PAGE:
Larry Polansky: Guitar Noise, Piano Grace
by Seth Colter Walls | September 18, 2013
Composer, guitarist and professor Larry Polansky comes from the "American maverick" mold. As a classical-music personality, he's post-Charles Ives, post-John Cage -- and not surprisingly, he also collaborates with the last living Cage co-traveler, Christian Wolff.
So while he can write elegantly notated pieces, he naturally also loves a bit of noise in his mix. The 5/4 stomper "Ensembles of Note" works up a good bit of avant-rock intensity over the course of its seven minutes and change. And the 11/8 meter of "Tween (K-Tood #2)," a new piece written for the guitar quartet Zwerm, should appeal to fans of Sonic Youth's odd tunings. (Polansky's piece is actually written in multiple simultaneous key signatures, but the effect is somewhat similar to alt tunings.) It ends with a pretty gloriously strange 15-note chord, too.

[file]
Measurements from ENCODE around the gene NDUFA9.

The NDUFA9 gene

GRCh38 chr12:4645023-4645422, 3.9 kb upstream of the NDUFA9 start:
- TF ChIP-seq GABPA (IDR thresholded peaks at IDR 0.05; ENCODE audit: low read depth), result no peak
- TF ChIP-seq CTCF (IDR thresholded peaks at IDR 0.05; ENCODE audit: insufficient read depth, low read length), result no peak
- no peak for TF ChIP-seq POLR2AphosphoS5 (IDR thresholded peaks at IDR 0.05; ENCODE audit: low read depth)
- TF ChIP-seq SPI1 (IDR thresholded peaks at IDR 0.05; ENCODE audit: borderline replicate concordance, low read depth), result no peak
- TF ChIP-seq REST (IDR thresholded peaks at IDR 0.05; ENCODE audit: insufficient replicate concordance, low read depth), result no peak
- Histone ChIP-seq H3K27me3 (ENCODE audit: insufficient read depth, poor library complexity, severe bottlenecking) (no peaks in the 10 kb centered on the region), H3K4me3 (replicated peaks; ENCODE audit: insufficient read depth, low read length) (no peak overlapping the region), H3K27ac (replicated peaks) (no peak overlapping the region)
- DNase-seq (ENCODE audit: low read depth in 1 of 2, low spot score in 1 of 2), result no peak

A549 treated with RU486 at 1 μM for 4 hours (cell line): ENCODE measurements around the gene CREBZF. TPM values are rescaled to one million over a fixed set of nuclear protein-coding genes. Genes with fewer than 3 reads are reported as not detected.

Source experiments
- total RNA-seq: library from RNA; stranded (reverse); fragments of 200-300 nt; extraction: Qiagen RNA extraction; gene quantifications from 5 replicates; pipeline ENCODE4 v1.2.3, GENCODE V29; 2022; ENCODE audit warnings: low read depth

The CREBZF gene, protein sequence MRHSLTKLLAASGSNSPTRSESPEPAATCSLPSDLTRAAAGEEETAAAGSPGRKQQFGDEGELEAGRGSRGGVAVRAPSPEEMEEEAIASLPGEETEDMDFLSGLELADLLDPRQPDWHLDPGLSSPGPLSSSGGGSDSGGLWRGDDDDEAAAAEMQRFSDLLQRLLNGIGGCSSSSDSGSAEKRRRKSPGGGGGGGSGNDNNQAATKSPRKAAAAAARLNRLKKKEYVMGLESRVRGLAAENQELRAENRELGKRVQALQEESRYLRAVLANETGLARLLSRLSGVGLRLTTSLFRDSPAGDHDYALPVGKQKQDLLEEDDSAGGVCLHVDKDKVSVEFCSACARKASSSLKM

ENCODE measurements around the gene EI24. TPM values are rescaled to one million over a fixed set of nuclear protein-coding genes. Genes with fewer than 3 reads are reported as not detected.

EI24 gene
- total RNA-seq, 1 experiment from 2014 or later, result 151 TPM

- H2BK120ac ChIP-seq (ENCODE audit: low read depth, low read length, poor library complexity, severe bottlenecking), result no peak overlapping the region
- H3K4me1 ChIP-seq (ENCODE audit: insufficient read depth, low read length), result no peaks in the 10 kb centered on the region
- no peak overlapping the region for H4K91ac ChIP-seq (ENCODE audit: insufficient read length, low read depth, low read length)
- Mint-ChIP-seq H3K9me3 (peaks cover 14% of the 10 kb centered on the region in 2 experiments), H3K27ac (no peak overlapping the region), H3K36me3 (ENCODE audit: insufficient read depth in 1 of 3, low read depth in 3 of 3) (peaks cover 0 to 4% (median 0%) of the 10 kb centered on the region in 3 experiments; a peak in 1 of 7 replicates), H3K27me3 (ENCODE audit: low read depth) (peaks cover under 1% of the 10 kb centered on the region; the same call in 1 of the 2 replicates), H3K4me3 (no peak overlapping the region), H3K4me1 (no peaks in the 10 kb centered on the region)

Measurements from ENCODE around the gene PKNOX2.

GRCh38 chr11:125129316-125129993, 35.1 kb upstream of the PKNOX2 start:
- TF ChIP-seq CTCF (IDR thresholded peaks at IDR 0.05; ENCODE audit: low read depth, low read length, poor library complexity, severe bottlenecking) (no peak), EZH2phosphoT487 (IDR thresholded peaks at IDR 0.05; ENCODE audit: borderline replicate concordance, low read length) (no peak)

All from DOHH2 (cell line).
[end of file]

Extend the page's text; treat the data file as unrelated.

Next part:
The appended playlist starts off with 15 tracks featuring Polansky's recent pieces -- some of them pungent and quite brief -- that include guitar somewhere in the mix. The longest of these, an item titled "Ivtoo," initially presents the listener with a lush, acoustic-folk profile; the way the piece develops (into something a little more aggressive) is a delight. The bulk of these works come from the excellent album The World's Longest Melody, but there are also prime selections taken from the Four-Voice Canons album.
We end the playlist with a complete look at another, equally playful side of Polanksy's work: his major piano essay, Lonesome Road (The Crawford Variations). Sometimes waltzing in three keys at once (in the aptly titled variation "XLVII. Three Keys Waltz"), it also features stretches of atonality, as well as a bluesy feel that reveals Polansky's affection for jazz (see an early part of the work, like "IX. Unison"). Taken together, the guitar grind and cheerfully complex writing for piano offer complementary looks at a contemporary American master. Enjoy!